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PostPosted: Thu Nov 03, 2011 11:50 am 
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I have had 3 large pumps burn out on me in the last 6 months. This is getting expensive fast as these pumps are pushing 2" lines.
So I am looking for alternatives. And had an idea. When I was young, I had an undergravel filter, with a riser tube and an airstone. The airstone, confined in the tube pushed the water out the top of the tube when turned on. There you have charcoal attachments, etc. Through observation and trial and air I learned that smaller bubbles moved more water than big ones. Now the concept of large amounts of water being moved UP by the lifting power of the air by displacing the water intrigues me a little. I would THINK...don't know yet, this is where you all come in....that you should be able to lift water this way for your growbeds, etc. AND have the water oxygenated at same time. So my math is a little rusty, but this is similar to the differential pressure equations I used to run...and for the life of me I can't connect the dots here. But I have run some basic hands on tests. With one air stone, in a 325 gallon biodeisel tank, inside a 3/4 inch PVC, I can raise the water roughly 4 inches over the surface. This was just the little blue cylinder shaped stones. Nothing fancy. However it got me thinking. One atmosphere is 32 feet, so as long as I am not lifting more than 32 ft, which isn't going to happen I think this may have some use. But I am missing some critical pieces here. If you replaced the single stone with a bubble wall, you would get more volume of air, in smaller bubbles off the same sized air pump. Smaller bubbles are key, as they move more air. As air is compressable, I don't think this would work in a high pressure setup, but I do believe it has low pressure, high volume applications in a vertical setup, of course as air goes up. Is my logic right, or did I burn out a fuse somewhere and need to think in a different direction? Thoughts, opinions, etc welcome.

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PostPosted: Fri Nov 04, 2011 11:04 am 
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It might work to move water out of the tank but at what flow rate? If you are burning up pumps like that maybe check to see if you are running high head pressure. That kills even the best pumps early.

Maybe check into a regenerative blower to push a bunch of air into a lift pipes like that then if your grow bed surface level is level with FT a tube connecting them should flow it back if you are running rafts. If you are trying to get it way up to a gravel bed I don't think there would be that much luck but that is a guess.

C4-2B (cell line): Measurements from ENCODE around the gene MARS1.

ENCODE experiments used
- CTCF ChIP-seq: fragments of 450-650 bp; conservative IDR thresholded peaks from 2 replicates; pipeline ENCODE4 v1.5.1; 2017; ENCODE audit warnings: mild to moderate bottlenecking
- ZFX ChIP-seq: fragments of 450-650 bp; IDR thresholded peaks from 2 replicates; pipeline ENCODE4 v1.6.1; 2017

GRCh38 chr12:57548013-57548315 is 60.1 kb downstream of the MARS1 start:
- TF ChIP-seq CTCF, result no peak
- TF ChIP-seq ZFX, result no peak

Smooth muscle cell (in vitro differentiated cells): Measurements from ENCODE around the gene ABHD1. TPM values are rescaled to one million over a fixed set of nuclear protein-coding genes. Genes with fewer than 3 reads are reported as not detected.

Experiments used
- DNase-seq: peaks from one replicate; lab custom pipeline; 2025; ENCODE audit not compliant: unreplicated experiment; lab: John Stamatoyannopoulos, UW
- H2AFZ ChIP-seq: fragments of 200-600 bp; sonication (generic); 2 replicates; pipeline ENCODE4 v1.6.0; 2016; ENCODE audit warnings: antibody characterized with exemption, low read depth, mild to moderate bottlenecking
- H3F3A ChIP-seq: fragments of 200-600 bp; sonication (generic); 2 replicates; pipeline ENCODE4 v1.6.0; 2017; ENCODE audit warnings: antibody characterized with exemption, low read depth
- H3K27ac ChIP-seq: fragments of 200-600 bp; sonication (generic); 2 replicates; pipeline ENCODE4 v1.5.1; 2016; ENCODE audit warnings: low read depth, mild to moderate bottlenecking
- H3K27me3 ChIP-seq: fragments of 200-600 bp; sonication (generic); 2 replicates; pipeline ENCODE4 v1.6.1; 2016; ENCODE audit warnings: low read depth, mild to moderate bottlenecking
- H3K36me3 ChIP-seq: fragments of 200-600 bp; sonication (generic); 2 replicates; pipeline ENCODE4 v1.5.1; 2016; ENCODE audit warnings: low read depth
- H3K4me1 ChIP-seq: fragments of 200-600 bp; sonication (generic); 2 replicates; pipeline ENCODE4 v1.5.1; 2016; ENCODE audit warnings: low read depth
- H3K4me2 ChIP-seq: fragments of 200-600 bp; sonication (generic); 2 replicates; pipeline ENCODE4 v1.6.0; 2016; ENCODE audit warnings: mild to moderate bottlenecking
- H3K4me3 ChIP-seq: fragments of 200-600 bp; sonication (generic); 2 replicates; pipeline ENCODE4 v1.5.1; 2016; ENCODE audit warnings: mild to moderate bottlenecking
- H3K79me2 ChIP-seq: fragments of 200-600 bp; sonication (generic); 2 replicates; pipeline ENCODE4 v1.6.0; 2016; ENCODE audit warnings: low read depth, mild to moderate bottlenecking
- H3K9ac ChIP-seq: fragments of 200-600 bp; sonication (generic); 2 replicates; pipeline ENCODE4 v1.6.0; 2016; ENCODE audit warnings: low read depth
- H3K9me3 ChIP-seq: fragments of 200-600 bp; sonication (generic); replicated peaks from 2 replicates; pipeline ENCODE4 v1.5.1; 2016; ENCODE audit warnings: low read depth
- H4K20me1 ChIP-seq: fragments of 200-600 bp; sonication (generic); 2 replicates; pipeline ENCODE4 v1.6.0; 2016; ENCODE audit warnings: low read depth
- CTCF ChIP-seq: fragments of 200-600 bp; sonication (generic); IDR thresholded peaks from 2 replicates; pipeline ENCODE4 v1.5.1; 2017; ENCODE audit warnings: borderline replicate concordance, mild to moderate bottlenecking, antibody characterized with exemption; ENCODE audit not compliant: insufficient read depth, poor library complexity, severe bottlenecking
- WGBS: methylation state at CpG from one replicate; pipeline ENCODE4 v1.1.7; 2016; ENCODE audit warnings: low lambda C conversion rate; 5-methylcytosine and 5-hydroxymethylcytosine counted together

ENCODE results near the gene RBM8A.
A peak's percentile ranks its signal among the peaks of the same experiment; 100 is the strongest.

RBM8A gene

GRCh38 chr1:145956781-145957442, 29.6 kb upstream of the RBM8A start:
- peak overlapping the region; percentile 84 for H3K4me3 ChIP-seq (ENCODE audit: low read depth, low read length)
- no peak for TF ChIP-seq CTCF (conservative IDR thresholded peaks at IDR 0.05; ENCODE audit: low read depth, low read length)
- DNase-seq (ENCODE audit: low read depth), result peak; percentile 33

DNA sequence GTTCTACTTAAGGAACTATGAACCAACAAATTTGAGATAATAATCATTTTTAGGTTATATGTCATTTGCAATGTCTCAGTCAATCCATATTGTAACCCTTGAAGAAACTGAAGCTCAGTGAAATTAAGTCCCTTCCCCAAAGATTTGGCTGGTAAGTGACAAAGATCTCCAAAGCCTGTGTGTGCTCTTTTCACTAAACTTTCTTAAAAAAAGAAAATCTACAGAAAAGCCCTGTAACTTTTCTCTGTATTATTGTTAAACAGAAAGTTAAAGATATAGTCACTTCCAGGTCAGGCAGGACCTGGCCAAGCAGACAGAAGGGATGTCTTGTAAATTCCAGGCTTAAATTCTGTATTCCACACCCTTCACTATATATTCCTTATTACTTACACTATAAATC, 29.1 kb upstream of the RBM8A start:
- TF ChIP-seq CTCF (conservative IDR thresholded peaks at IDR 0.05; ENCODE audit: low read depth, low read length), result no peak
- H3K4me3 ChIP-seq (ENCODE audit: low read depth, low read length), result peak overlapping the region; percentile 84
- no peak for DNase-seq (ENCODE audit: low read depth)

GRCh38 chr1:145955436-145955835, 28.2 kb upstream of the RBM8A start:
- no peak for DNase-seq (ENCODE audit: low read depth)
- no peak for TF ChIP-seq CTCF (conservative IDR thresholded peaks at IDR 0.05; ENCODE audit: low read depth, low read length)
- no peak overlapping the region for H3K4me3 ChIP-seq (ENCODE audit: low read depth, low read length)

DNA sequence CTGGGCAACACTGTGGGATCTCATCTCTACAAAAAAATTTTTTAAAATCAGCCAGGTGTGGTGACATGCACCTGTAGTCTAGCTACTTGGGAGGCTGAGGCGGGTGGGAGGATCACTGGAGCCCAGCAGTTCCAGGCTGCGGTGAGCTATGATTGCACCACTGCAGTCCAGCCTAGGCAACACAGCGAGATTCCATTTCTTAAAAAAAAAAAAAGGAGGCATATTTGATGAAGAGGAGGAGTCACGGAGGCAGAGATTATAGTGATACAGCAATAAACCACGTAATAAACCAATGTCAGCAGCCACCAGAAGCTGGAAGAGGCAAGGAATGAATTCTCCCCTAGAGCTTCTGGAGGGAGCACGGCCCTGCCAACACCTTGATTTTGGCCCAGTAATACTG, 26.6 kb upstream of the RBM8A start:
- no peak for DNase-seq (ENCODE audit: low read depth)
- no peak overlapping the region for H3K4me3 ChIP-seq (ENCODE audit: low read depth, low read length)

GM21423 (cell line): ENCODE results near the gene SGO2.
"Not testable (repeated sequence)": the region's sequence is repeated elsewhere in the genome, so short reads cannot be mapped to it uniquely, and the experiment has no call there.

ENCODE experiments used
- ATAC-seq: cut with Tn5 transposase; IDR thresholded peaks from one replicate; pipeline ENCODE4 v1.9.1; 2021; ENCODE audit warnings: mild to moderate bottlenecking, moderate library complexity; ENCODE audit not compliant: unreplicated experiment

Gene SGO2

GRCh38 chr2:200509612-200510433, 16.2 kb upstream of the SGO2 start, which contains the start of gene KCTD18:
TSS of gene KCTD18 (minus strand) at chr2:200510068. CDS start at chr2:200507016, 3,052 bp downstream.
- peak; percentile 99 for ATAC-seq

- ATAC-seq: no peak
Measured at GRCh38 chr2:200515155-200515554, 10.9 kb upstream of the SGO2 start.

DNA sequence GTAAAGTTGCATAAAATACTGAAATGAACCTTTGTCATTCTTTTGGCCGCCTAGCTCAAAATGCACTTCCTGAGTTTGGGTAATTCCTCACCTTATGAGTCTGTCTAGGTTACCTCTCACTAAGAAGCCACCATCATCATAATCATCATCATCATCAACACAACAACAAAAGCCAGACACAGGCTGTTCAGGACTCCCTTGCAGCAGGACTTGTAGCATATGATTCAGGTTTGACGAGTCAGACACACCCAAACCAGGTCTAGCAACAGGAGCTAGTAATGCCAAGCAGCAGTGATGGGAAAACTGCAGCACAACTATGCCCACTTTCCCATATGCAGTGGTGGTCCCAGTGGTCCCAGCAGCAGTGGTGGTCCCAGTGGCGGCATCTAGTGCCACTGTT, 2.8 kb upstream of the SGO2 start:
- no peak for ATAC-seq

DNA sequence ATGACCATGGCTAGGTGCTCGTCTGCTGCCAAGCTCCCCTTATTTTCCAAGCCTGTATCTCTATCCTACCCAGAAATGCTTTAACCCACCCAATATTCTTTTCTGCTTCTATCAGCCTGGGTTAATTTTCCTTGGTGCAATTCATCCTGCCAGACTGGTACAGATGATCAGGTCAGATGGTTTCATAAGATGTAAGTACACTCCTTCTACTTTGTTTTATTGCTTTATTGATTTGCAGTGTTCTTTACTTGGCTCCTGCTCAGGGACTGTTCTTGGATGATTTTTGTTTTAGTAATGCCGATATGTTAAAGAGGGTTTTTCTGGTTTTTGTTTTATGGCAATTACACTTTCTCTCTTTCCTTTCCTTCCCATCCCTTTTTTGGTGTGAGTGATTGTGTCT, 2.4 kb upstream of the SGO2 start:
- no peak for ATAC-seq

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PostPosted: Fri Nov 04, 2011 11:20 am 
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Very good idea on that. The regenerative blowers I have seen are very expensive though. Unfortunately the water pumps are cheaper. I am not at the house, so I can't check the pump's name, etc but I think it was rated at 57 or 58 ft head pressure, and my heighest bed is 6ft? Maybe? I think...I have to look at this more, but I think they are getting burned up by either running at 1/2 phase I think it's called? Basically not enough power is getting to them is what an electrictian told me, and it makes them work harder. Moving the water down/out isn't a problem. Via grade and gravity I can move water anywhere down hill I need to. It's the getting back part I have problems with. Now with that said I have learned that I can use a smaller pump and pump straight up to the tallest point, then using a larger one through manifolds distributing in multiple beds. So by going to the highest point, then allowing gravity to pull it down through a manifold saves money in both size of pump, but also electricity...in theory. I haven't hooked a voltmeter to it to monitor usage probably should. I think the problem comes in the diameter of the pipe. Smaller pipe would have more pressure from air bubbles to lift water up. If I use a smaller pipe and/or more air and smaller bubbles if possible I think I should be able to increase lifting force. But that's the problem....blower I have seen are super expensive, don't know how to make smaller bubbles....this leaves me using smaller pipe. BUT if I go any smaller I am not sure it will move enough water to complete the ebb and flow. It's circle of trouble here I can't seem to break.